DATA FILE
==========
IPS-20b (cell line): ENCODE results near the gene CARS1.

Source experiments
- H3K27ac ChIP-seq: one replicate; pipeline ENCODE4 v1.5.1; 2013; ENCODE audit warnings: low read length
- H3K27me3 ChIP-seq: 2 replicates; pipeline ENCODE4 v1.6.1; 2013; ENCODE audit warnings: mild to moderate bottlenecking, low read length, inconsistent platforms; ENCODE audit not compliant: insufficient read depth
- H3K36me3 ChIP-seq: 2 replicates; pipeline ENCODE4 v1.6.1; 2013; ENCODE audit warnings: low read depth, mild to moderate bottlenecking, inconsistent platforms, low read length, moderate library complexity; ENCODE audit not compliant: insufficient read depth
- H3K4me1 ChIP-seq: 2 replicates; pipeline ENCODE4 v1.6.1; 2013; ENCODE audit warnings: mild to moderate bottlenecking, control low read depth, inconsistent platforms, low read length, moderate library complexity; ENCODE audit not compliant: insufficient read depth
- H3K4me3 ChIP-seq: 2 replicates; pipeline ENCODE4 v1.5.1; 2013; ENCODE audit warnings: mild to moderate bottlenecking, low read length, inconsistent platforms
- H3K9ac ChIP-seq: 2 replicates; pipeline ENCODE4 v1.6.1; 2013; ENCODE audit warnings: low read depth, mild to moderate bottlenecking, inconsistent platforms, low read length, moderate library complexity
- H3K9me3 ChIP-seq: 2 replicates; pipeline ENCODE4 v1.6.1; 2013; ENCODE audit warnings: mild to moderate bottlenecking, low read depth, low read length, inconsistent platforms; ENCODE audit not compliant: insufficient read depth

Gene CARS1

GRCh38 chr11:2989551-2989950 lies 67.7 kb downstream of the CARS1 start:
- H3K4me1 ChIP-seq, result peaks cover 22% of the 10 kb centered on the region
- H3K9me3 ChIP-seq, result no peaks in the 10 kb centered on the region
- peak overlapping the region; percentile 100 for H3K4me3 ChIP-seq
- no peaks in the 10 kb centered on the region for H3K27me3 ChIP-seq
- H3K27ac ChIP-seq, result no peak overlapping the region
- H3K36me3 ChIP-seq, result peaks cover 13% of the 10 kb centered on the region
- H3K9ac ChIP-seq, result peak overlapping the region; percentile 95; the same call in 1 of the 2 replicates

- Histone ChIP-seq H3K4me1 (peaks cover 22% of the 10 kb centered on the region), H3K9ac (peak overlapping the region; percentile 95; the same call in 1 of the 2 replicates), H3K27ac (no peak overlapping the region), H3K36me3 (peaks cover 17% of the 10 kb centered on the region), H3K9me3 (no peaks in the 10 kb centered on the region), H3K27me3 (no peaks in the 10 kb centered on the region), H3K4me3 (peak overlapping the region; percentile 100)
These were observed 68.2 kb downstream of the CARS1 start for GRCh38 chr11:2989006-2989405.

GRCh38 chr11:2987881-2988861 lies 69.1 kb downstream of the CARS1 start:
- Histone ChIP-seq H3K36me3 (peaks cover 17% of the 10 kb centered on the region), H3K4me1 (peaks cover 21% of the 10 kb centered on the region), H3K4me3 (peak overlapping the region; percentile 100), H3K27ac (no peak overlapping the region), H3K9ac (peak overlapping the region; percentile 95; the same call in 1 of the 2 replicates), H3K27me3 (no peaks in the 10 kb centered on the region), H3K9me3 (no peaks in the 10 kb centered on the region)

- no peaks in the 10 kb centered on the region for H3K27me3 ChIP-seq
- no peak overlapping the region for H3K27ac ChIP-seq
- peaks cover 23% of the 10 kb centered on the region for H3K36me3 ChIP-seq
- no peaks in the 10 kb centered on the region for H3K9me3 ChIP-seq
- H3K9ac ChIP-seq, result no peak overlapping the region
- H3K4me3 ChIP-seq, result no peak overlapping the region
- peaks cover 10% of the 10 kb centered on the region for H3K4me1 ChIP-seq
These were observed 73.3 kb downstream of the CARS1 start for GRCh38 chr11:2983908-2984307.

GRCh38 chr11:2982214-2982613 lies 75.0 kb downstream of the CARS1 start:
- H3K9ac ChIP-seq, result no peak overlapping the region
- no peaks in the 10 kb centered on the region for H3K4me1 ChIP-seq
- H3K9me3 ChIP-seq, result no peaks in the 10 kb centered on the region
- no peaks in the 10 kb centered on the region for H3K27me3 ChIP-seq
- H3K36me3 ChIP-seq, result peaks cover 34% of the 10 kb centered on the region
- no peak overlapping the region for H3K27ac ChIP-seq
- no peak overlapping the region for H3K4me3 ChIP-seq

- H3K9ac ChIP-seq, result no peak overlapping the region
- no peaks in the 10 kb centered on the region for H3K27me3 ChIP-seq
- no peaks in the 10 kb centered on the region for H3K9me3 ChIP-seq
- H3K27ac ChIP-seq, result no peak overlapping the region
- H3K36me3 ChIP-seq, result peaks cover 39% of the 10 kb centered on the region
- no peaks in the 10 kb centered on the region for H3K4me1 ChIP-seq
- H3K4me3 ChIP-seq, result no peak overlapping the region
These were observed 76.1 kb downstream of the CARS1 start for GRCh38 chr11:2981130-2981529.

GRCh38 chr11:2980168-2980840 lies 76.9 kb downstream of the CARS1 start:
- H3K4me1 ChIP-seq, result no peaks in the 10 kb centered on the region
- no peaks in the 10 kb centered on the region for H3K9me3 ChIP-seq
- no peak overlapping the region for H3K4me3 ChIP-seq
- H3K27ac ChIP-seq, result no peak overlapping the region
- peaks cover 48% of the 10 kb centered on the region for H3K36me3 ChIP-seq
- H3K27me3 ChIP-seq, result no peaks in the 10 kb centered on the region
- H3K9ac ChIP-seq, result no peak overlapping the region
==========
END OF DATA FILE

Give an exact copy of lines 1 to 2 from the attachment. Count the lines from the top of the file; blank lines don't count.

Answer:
IPS-20b (cell line): ENCODE results near the gene CARS1.

Source experiments